Monday, 22 April 2013

Jazz in District Six: The Smart Street Sessions

District Six in Cape Town was once home to a number of the jazz musicians that Ian Bruce Huntley recorded and photographed – until this mixed and vibrant community of 60,000 people was bull-dozed by the apartheid regime.

While the community and buildings of District Six were destroyed, there have been important efforts by the District Six Museum and many others to preserve and honour the memory. In the coming months Electric Jive will be sharing two or three posts of Ian’s District Six photos and recordings as a small contribution to this important heritage.
District Six: Pic Ian Bruce Huntley
District Six was established in 1867 as a mixed community of freed slaves, merchants, artisans and labourers. In 1966 the apartheid government declared the area “white” leading to the forcible removal of all its people and the destruction by bull-dozers of their homes, businesses, and places of worship.

It is with great respect and joy that Electric Jive is able to share Ian Huntley’s images and music recorded in District Six.  Just click on any of the images to get an enlarged view of all the pics in this post.Today’s musical offering is of some private sessions that took place in the Smart Street home of Basil and Cliffie Moses. In addition to the Moses brothers, Chris, Philly and Jackie Schilder feature, along with Roy Petersen, Monty Weber and Billie Dollie.

Monty Weber and Basil Moses are perhaps most widely known, in the context of South Africa’s jazz history, as having recorded prolifically – including performing on seven or eight of Abdullah Ibrahim's 1970s recordings. Both artists also feature on Sathima Bea Benjamin’s “African Songbird”, due for re-release by Matsuli next month. Monty Weber’s “District Six” album can be found here. The 1959 musical "Shebeen", set in District Six can be found here.
Basil and Cliffie Moses (1974)
Pic: Ian Bruce Huntley
You can read or listen to Colin Miller’s 1998 life history interview of Monty Weber here. Colin did a great series of interviews in the late 1990s with amongst others, Cliffie Moses, Richard Schilder, Maurice Gawronsky, Cups and Saucers Nkanuka. These recordings and documents can be accessed through the Centre for Popular Memory at the University of Cape Town.
Guitarist Cliffie Moses, three years older than brother Basil, was another professional musician who also had a day job. Cliffie tells Colin Miller of his time: “I want to say in the 10 years that we played at the Three Cellars, ... Don’t forget it was six nights a week we played. Working during the day, playing at night.” Cliffie relates that he also produced an album of “jazz from District Six”. “.. this particular song came to mind and I saw a complete picture of me walking Hanover Street and sitting on the Seven Steps. It was then that I composed this tune called "Seven Step Lament.”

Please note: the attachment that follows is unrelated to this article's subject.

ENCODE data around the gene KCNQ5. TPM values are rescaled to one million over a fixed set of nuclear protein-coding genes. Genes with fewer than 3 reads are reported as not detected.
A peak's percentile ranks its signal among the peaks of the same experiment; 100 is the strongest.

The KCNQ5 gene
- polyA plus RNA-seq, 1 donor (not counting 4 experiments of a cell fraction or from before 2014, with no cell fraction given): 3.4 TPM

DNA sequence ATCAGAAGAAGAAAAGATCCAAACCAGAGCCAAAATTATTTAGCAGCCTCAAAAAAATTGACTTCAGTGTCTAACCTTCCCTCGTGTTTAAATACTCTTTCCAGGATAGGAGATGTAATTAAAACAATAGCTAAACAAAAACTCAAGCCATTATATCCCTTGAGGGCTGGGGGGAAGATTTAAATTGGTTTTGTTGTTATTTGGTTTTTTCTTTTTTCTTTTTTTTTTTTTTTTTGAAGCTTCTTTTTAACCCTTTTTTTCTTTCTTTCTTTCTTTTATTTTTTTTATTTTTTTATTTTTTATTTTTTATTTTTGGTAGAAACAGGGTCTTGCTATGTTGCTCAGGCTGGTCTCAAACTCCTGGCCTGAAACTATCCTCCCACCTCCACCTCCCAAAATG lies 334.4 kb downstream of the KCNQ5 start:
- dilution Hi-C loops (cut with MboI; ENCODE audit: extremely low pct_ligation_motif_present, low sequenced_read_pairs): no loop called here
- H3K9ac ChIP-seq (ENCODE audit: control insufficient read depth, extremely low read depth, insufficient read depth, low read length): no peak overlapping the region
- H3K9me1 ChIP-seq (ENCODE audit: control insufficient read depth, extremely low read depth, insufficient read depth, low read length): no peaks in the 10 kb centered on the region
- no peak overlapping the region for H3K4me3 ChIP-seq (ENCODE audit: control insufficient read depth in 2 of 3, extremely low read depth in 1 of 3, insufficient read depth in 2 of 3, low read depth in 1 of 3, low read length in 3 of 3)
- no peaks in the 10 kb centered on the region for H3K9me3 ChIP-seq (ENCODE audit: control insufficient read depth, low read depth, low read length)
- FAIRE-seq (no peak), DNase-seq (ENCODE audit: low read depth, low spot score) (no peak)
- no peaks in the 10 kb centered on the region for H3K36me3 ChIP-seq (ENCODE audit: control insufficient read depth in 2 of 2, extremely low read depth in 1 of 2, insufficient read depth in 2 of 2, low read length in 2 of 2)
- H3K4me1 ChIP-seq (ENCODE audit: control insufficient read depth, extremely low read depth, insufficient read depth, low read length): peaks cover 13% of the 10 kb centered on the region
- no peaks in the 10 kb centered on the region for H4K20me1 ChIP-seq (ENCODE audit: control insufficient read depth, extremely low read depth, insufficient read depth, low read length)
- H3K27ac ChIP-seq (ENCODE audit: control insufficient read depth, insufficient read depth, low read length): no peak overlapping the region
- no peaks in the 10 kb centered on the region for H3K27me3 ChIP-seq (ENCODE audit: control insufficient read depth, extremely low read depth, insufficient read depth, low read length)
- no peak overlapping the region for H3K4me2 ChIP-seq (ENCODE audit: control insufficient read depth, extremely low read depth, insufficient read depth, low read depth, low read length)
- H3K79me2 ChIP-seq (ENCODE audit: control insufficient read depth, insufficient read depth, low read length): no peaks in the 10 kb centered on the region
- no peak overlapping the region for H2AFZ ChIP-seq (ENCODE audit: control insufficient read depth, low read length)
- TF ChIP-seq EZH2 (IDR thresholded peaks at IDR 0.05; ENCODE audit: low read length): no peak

Seven Steps, District Six
Pic: Ian Bruce Huntley
In 1970 Basil, Cliffie, Roy Petersen and Monty Weber were all hired to tour the country as core of Percy Sledge’s backing band for a seventeen-week sell-out tour of South and southern Africa. The tour opened to a three-week sell-out season at the 1,300-seat Luxurama Theatre in Cape Town. Percy Sledge described it as the “greatest tour of my career”.
Drummer Billie Dollie was raised by Imam Dollie. Roy Petersen, like many other talents, cut his teeth in touring with the Golden City Dixies.
According to Cliffie Moses, Chris Schilder (now Ebrahim Kalil Shihab) spent some time living at the Smart Street House, playing the piano there non-stop.

The sessions recorded by Ian were private sessions played in the Moses' home. They are split into two separate downloads, the first comprising mostly quality renditions of jazz standards. Ian recalls the second session with Roy Petersen at the piano as an impromptu jam during which the compositions "Smart Street" and "Requiem for Reg" emerged.
The Smart Street Sessions
Recorded by Ian Huntley at Basil and Cliffie Moses’double-story house in Smart Street, District Six - 1964
Chris Schilder (piano), Basil Moses (bass), Roy Petersen (Drums) Clifford Moses (guitar) 
1.     Veet Blues (9:19)
2.     Straight No Chaser (8:42)
Eckhard Street, District Six
Pic Ian Bruce Huntley
Chris Schilder, Basil Moses, Monty Weber
3.     Sad John (8:26)
4.     It Aint Necessarily So (14:26)
Chris Schilder, Philly Schilder, Jackie Schilder
5.     Look Up (7:59)
Rapidshare here
Mediafire here
Roy Petersen (piano), Billy Dollie (drums) Basil Moses (bass)
1. Smart Street
Roy Petersen (piano), Monty Weber (drums) Basil Moses (bass)
1. Smart Street (2)
2. Requiem for Reg
Rapidshare here
Mediafire here


  1. Thanks very much for the latest instalment.

  2. this is officially my favorite blog ever, now.

  3. Thanks good people for stopping by and leaving comments of appreciation - it makes the pleasure of sharing even greater

  4. I have known Ian since I arrived back from London at the end of 1987 and have always admired his dedication to jazz and its history in South Africa. Thank you for facilitating the publication of his life's work! I had feared that this invaluable archive would vanish with Ian when he departs.


Electric Jive is currently receiving a deluge of spam. Apologies for the additional word verification requirement.